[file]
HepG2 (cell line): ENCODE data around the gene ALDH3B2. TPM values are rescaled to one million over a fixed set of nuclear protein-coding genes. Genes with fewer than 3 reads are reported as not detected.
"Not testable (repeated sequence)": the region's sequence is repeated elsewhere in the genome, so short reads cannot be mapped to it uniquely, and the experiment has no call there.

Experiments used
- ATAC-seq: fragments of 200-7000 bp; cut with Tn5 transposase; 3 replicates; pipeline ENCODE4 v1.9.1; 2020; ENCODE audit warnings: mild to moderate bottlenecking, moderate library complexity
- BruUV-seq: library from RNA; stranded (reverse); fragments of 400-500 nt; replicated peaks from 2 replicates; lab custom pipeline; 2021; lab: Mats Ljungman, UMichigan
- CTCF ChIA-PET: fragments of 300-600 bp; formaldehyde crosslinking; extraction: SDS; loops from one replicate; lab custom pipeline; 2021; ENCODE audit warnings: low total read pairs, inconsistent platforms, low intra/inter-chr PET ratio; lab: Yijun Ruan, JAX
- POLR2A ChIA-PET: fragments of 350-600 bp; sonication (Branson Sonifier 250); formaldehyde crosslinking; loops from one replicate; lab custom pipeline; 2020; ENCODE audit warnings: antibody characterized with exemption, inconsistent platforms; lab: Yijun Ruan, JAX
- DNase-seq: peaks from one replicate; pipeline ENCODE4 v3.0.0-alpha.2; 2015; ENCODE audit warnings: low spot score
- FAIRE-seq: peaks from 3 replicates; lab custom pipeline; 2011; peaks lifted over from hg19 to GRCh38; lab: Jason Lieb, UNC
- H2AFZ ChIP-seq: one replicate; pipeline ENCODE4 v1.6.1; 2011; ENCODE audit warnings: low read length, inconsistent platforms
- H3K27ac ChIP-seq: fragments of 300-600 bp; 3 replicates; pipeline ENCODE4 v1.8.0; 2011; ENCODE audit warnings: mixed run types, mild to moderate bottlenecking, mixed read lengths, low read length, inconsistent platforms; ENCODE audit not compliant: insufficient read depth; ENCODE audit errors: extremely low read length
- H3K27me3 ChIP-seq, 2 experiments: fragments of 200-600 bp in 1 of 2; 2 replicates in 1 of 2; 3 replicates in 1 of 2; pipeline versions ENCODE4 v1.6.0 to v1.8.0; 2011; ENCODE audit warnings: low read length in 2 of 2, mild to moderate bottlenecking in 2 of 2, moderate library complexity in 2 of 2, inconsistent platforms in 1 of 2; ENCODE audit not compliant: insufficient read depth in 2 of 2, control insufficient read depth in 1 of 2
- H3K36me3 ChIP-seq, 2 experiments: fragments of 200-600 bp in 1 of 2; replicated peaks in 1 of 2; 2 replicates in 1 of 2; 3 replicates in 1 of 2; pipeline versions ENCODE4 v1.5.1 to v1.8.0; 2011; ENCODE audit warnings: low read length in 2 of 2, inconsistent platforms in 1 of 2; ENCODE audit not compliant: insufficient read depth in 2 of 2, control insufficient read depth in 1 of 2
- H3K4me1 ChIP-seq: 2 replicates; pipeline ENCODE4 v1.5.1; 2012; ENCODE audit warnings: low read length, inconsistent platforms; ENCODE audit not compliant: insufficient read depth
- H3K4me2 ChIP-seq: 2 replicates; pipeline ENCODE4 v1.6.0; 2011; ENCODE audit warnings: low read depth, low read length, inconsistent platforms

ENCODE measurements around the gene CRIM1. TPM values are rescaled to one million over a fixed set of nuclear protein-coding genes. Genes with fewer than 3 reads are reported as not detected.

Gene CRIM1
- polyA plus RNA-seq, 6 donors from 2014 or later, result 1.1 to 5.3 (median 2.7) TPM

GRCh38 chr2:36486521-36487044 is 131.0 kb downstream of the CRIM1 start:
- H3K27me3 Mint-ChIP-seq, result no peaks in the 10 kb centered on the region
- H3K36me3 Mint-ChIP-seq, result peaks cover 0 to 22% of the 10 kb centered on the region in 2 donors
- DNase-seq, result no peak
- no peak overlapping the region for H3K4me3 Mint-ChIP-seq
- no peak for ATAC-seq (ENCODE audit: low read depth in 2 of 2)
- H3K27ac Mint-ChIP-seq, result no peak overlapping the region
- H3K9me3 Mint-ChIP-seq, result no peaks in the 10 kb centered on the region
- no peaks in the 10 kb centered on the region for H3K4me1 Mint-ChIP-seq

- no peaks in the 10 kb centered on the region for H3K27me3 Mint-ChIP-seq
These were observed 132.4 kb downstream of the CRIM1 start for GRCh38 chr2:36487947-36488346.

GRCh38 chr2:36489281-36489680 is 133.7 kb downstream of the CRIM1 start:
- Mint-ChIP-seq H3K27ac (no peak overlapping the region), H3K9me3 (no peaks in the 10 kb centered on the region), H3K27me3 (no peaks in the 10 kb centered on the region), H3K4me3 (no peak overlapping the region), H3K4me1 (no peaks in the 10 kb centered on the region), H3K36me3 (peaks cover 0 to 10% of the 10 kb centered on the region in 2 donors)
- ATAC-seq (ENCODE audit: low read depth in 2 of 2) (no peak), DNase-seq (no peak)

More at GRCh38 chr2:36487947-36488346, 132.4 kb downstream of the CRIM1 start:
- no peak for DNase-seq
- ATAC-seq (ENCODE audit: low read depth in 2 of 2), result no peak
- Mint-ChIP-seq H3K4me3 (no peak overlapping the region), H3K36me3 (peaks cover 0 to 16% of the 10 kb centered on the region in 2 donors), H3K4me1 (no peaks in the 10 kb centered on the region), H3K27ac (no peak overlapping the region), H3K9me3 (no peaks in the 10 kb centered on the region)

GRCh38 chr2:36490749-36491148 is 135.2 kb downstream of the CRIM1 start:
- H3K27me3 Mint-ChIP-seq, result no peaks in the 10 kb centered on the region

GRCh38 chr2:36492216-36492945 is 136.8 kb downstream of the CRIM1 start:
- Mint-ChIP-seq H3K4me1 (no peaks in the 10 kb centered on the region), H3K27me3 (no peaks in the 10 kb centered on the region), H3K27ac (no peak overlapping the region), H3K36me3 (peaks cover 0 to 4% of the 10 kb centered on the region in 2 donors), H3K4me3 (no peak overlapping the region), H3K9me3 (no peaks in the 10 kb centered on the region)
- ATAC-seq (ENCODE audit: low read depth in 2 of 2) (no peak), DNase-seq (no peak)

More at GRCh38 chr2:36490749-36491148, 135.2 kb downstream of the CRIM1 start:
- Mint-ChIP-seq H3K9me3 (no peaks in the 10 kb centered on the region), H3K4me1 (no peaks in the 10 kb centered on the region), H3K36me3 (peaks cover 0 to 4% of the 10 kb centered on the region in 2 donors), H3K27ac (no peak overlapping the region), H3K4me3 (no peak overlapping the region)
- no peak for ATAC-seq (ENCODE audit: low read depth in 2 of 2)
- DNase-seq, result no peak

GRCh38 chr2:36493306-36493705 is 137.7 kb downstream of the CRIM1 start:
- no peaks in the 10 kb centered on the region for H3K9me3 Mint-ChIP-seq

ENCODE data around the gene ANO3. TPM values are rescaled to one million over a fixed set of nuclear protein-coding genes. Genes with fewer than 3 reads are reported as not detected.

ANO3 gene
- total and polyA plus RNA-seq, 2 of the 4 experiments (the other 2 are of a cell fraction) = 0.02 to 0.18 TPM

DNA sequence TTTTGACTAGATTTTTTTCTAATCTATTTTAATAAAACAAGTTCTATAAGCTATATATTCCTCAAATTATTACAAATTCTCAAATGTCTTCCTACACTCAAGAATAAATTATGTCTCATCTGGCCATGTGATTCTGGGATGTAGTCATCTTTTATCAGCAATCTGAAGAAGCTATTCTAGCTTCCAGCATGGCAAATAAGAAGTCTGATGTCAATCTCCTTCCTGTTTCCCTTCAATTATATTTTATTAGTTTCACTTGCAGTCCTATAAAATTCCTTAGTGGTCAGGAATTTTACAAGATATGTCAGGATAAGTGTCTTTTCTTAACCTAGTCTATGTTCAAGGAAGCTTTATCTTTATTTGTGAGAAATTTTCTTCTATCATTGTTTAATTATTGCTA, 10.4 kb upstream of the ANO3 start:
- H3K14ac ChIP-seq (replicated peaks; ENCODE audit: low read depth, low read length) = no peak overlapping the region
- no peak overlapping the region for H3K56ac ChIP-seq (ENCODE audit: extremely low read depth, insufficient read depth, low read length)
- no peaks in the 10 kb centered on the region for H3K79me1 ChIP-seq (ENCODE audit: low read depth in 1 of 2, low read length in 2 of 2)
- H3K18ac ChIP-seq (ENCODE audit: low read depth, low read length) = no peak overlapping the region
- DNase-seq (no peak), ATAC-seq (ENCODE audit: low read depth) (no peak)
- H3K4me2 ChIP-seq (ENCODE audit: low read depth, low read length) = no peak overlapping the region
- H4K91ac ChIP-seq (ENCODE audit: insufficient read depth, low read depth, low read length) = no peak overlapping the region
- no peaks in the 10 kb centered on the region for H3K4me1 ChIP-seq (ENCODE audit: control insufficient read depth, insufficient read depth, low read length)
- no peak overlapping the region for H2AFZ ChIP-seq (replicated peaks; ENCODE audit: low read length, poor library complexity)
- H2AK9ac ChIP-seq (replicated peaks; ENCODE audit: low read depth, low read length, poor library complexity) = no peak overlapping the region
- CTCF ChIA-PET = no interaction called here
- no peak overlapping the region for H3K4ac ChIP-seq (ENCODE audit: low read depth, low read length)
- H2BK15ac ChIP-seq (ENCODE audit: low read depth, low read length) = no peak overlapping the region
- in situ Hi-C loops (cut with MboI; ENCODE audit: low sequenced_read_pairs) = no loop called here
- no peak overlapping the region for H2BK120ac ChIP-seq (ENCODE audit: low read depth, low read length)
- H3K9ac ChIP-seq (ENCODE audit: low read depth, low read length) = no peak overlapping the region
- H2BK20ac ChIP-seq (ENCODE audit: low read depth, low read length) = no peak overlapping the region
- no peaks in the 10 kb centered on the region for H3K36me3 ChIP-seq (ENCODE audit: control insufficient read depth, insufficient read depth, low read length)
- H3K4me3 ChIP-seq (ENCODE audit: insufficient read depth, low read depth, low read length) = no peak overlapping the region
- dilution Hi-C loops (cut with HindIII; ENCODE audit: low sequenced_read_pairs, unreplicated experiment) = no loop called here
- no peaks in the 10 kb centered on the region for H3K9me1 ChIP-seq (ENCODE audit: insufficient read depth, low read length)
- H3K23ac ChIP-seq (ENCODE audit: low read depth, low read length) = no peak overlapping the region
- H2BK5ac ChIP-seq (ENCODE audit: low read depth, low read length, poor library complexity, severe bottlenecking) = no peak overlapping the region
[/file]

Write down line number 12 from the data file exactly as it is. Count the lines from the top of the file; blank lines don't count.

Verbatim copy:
- H3K27me3 ChIP-seq, 2 experiments: fragments of 200-600 bp in 1 of 2; 2 replicates in 1 of 2; 3 replicates in 1 of 2; pipeline versions ENCODE4 v1.6.0 to v1.8.0; 2011; ENCODE audit warnings: low read length in 2 of 2, mild to moderate bottlenecking in 2 of 2, moderate library complexity in 2 of 2, inconsistent platforms in 1 of 2; ENCODE audit not compliant: insufficient read depth in 2 of 2, control insufficient read depth in 1 of 2